Users will be redirected to an interactive chart of facets, each of which can be used to analyze the author’s work or his/her relationship to other authors or journals. Facets include:

  • Topics: Frequent topics about which this author has written.
  • Cited by: Authors who have cited this author.
  • Cites to: Authors who have been cited by this author and the specific articles in which they are cited.
  • Related Authors: Authors similar to the author in question. Calculated by an algorithm which takes into account all facets, as well as organizations, people, and locations within the texts of the author in question.
  • Co-Authors: Authors who have co-written with this author and the articles they authored together.
  • Publications: The journals in which the author is most frequently published.

Here’s an example of what “Explore this Author” looks like:

For more information, see the HeinOnline blog.

HeinOnline is available onsite at the UW Law Library and the Wisconsin State Law Library.  Individuals with a Wisconsin State Law Library card may also access it online.

WHS Receives Grant to Digitize Early Citizen Petitions to WI Legislature

Congratulations to the Wisconsin Historical Society for receiving a grant from the National Historical Publications and Records Commission to digitize citizen petitions submitted to the Wisconsin Legislature between 1836 and 1890.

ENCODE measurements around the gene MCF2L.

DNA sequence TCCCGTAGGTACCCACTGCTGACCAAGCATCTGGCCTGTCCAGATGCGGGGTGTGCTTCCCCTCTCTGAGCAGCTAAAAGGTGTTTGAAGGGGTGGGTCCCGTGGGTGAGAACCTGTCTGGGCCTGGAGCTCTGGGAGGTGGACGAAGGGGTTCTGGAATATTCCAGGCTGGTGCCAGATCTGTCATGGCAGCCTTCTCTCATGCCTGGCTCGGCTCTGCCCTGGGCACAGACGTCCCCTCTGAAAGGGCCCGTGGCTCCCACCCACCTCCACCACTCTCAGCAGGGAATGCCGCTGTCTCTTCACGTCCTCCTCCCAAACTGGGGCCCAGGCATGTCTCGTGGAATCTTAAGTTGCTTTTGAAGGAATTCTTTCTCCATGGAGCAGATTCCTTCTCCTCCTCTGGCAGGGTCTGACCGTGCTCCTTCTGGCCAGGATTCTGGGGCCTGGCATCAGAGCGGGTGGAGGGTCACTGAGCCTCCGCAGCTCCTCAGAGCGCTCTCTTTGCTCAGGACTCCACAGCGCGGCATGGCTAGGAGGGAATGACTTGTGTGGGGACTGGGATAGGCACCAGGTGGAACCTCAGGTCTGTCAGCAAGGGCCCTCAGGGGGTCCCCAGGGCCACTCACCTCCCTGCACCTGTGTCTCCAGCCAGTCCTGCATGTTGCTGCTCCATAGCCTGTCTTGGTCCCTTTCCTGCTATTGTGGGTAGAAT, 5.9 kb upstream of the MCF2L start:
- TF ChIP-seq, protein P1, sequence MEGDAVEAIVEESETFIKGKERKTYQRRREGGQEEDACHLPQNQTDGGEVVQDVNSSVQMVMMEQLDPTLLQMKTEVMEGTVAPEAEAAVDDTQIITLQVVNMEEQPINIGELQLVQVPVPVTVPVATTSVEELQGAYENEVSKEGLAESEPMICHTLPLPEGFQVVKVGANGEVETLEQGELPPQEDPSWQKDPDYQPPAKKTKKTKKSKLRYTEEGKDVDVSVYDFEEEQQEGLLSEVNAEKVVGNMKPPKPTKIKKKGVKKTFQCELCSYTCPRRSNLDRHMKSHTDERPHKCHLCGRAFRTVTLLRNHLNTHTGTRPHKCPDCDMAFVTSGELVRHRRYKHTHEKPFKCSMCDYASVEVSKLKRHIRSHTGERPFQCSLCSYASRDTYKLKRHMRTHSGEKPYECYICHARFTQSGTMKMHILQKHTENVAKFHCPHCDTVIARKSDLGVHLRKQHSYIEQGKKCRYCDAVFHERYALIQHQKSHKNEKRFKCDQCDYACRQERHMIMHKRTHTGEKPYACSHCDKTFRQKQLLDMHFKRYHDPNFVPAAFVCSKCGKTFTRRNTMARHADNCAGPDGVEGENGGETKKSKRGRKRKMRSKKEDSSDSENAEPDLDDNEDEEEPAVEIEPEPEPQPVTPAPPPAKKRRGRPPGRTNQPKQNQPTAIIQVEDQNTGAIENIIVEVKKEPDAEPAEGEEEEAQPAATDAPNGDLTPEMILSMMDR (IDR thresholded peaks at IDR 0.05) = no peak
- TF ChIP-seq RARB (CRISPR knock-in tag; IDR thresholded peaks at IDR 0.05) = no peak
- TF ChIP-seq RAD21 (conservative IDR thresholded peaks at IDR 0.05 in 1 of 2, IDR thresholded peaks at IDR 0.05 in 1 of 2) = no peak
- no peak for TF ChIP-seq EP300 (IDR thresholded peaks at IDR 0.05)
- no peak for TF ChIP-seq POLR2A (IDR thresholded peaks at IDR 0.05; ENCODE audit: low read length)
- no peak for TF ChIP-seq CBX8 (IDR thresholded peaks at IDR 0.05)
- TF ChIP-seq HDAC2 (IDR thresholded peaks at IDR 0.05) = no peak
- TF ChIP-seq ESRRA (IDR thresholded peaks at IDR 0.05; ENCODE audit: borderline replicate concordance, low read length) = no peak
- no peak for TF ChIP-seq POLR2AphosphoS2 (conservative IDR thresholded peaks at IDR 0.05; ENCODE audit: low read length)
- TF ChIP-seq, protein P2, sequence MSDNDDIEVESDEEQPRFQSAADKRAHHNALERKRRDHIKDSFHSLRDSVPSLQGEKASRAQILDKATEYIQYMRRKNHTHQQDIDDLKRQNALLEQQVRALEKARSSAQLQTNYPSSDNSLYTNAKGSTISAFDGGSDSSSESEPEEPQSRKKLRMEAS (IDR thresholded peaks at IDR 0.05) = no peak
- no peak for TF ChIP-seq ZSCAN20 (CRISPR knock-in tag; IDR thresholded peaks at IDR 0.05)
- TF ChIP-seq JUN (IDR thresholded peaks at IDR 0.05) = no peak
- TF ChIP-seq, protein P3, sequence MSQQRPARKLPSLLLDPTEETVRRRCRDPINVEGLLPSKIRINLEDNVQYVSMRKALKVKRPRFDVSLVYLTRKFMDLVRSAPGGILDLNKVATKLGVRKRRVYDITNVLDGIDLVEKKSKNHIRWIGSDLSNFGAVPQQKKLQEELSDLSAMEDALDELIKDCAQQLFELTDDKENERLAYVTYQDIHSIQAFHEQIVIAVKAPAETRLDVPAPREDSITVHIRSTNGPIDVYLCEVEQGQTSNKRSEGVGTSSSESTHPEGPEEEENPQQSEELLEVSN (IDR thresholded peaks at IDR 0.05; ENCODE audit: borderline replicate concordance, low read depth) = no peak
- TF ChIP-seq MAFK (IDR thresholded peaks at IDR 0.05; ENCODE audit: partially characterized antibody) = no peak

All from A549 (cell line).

Here’s more information about the project from WHS:
The project will arrange, describe, preserve and make the petitions digitally available to the public. When the grant ends in October 2021, more than 2,500 petitions will be digitized and viewable online and detailed descriptive information about more than 15,000 petitions will be searchable alongside other archives finding aids.
Citizen petitions are formal communications between citizens and the government that illustrate early settlers’ role in shaping government decisions and policies. Citizen petitions reflect the issues and topics important to early Wisconsinites and the United States as a whole.

Petitions discuss topics of local interest like county boundaries and school development as well as topics with statewide impact such as railroad construction and natural resource management. The petitions also reflect a local look at national issues such as treatment of American Indian tribes, suffrage for women, and prohibition.

Abbie Norderhaug, the Assistant State Archivist and head of the Government Information Section here, is leading the project.
Wisconsin Library Services also received an NHPRC grant to develop a community-driven strategic planning process to design an Archives Collaborative.